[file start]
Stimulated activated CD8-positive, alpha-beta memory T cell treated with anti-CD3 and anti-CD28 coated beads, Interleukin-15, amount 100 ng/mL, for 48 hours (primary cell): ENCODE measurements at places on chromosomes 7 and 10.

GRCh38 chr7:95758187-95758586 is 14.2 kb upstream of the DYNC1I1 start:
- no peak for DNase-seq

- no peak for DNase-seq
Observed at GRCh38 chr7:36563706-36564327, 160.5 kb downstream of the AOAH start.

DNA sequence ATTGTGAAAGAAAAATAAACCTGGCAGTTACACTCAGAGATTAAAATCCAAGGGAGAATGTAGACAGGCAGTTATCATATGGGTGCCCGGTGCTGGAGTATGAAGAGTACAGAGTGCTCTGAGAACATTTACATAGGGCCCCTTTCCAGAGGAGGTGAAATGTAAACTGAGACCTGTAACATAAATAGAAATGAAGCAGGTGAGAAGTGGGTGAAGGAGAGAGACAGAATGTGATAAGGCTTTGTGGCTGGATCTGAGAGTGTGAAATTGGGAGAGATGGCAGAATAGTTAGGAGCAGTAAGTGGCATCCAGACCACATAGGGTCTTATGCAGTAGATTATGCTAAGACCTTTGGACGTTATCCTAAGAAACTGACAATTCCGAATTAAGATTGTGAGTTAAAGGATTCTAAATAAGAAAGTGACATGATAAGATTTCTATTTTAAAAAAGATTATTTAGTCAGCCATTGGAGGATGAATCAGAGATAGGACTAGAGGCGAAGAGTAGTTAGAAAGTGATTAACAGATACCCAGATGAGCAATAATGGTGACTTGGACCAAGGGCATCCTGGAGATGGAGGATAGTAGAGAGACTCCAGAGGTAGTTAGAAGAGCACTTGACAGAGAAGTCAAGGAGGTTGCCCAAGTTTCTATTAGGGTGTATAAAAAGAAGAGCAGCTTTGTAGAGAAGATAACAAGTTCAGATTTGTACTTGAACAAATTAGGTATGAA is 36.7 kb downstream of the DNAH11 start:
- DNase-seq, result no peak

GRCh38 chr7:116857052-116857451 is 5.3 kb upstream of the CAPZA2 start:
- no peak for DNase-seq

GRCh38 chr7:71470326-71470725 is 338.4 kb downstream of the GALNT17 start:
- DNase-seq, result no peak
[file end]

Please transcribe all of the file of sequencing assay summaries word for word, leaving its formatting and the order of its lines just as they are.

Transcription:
Stimulated activated CD8-positive, alpha-beta memory T cell treated with anti-CD3 and anti-CD28 coated beads, Interleukin-15, amount 100 ng/mL, for 48 hours (primary cell): ENCODE measurements at places on chromosomes 7 and 10.

GRCh38 chr7:95758187-95758586 is 14.2 kb upstream of the DYNC1I1 start:
- no peak for DNase-seq

- no peak for DNase-seq
Observed at GRCh38 chr7:36563706-36564327, 160.5 kb downstream of the AOAH start.

DNA sequence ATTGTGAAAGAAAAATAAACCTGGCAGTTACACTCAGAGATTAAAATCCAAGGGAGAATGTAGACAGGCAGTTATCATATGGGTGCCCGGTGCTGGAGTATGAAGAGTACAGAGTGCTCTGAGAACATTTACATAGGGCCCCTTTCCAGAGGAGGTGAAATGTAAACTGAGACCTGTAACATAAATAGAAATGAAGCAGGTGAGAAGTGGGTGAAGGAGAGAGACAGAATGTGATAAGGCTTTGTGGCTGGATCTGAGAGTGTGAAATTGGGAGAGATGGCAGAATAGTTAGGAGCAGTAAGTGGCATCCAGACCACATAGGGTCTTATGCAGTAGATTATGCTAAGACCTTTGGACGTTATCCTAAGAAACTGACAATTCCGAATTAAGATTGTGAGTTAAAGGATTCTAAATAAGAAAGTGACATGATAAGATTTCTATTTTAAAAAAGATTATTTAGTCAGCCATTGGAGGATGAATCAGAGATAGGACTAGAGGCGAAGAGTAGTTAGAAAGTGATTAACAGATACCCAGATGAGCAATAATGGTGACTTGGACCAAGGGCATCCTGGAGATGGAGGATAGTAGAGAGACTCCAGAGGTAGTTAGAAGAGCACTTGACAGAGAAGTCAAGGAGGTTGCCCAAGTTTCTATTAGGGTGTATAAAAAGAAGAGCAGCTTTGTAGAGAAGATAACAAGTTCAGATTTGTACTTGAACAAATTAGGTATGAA is 36.7 kb downstream of the DNAH11 start:
- DNase-seq, result no peak

GRCh38 chr7:116857052-116857451 is 5.3 kb upstream of the CAPZA2 start:
- no peak for DNase-seq

GRCh38 chr7:71470326-71470725 is 338.4 kb downstream of the GALNT17 start:
- DNase-seq, result no peak